After enduring two decades of escalating verbal, emotional and physical abuse, I found the strength to stand, the courage to speak, and discovered true happiness. Here are some truths that I discovered during my journey.
1. There is a “Chain of Abuse”.
Allowing your children to stay in a home where one of their parents is displaying abusive behaviors is not healthy and will damage them. Children will emulate the parent that is abusive based on their gender. If, for example, the husband is the abuser, then young boys will begin to emulate their father’s behavior, continuing the abuse in the next generation. Young girls in the same household will witness their mother’s fear of their father and will begin living with their own fear. These same young girls will go on to marry someone like their father because it was “good enough for Mom”. The bottom line is that your children need YOU to see further than they can and at least give yourself the permission to think about leaving if the abuser refuses to change. I am not an advocate of divorce, but I do believe that sometimes there is no other choice.
2. I thought that the abuses that were happening most of the time behind our closed bedroom door were hidden from my children.
I could not have been more wrong. Consequently, the scars were not carried only by me….my children carried them as well. Your children are much smarter and more aware than you know.
3. It is important for you to allow your children to see a “good fight”.
I was handicapped because I did not get to see my parents ever fight. They loved each other, but they did sometimes fight, as I later came to realize. They, however, kept it quietly behind closed doors. There was no abuse, just disagreements. The detriment for me and my siblings is that we never got to see a “good fight”. We didn’t get to see how it could be handled, how it was possible for two people who love each other to be deeply frustrated with each other at the same time. We also never got to see two people struggle with each other in a healthy, grown-up fashion and then let us see them clean up the mess afterwards with contrition expressed and forgiveness requested and granted. This will give your children a context from which they can measure disputes later on in their life.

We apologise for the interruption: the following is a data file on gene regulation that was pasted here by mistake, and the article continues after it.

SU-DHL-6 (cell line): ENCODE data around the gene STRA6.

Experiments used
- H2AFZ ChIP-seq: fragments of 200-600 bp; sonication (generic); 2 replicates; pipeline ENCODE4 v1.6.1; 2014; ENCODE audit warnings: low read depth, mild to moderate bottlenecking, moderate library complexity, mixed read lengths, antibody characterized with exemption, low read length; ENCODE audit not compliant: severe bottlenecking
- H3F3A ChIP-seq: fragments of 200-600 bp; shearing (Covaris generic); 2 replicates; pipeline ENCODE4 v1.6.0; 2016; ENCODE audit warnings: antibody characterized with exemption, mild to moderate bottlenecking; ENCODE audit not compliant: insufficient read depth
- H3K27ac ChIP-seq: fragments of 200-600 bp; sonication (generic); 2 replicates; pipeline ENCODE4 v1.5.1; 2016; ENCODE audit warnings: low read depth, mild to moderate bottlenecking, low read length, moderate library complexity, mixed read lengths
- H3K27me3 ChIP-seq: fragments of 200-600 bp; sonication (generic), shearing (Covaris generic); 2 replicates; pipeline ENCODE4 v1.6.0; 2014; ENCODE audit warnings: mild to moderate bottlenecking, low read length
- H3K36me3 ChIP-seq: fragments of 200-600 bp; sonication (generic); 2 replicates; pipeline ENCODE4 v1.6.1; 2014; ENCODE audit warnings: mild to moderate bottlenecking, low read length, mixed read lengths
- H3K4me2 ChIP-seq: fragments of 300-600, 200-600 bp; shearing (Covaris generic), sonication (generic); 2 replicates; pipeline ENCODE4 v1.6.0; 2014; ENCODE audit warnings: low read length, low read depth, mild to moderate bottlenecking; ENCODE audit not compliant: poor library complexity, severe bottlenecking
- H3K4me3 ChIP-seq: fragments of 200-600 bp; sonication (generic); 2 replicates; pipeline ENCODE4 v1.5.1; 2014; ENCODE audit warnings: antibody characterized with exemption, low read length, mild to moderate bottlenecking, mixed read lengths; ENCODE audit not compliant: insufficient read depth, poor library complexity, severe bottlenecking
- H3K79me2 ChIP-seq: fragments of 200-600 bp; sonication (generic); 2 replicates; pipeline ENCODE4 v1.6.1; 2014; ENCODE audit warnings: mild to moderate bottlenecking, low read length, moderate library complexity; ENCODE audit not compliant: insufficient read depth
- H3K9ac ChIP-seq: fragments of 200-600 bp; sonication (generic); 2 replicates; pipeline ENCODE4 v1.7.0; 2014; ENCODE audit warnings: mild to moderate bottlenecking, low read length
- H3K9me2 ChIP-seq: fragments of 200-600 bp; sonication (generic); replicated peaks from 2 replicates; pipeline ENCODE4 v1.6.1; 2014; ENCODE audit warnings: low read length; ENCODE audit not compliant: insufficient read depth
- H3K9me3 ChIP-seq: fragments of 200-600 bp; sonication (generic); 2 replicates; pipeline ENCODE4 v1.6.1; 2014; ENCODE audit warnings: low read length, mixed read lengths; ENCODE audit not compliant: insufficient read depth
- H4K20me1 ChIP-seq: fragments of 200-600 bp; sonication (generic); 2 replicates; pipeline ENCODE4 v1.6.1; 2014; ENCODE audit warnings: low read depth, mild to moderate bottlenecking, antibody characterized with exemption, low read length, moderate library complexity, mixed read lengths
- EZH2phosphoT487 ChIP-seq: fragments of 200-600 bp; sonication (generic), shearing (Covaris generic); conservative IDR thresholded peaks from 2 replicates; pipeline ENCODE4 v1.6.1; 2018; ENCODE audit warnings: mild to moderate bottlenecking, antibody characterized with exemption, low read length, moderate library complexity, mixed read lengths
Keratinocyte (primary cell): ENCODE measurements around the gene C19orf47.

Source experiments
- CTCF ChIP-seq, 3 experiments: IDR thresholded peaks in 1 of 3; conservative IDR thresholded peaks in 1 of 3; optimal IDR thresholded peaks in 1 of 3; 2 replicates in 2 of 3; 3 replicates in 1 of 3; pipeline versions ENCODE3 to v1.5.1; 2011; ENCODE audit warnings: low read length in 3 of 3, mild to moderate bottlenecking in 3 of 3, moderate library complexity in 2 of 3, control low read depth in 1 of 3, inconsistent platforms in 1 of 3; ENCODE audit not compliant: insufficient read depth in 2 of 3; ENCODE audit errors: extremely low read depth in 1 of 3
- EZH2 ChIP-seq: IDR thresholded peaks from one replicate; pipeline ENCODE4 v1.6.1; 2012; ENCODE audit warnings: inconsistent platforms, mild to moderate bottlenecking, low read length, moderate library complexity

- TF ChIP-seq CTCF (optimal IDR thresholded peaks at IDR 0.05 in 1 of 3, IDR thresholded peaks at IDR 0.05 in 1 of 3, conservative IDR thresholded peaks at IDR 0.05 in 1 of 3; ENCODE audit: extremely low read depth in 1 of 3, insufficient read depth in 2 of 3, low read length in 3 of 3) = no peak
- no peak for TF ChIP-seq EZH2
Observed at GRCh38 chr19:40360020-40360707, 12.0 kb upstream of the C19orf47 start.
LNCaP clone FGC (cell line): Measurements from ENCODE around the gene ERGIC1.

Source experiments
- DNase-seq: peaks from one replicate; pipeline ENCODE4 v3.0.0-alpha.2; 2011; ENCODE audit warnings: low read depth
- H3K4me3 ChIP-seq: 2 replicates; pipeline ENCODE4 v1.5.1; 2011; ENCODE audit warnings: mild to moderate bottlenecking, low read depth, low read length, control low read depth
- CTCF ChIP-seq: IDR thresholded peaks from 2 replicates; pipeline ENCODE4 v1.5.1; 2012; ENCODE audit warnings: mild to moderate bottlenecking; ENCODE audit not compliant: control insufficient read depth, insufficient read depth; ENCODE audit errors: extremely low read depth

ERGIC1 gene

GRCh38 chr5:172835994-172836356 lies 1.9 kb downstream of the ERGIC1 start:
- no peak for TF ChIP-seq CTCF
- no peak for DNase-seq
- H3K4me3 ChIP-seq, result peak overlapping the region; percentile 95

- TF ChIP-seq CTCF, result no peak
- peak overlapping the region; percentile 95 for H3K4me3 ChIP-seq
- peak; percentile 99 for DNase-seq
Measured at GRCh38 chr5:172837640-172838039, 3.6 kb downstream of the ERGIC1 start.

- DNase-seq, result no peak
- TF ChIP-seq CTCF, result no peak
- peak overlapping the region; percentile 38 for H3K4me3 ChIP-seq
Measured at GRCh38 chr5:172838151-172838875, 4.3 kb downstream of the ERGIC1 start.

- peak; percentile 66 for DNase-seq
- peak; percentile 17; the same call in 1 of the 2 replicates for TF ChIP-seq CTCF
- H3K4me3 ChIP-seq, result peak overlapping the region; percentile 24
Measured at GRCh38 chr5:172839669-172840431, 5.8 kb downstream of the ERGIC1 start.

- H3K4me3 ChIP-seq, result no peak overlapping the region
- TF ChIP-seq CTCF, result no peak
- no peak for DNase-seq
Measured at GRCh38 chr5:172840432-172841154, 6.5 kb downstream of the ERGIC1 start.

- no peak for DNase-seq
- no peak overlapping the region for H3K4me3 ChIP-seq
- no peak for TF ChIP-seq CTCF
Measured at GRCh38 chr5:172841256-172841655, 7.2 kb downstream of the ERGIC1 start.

4. You can’t change someone who doesn’t want to change.
When I first started giving speeches at universities in our state four years ago, I talked to so many young women who were dating guys that they thought they could “change.” When I hear this I always tell them the same thing… You can’t change someone who doesn’t want to change. It’s just that simple. It doesn’t matter how much you want it. For real change to happen, it must be because the abuser wants to change…..and, unfortunately, most don’t. I tell these young women to not spend 21 years hoping for change like I did. Don’t make my mistake.
5. Verbal abuse is abuse.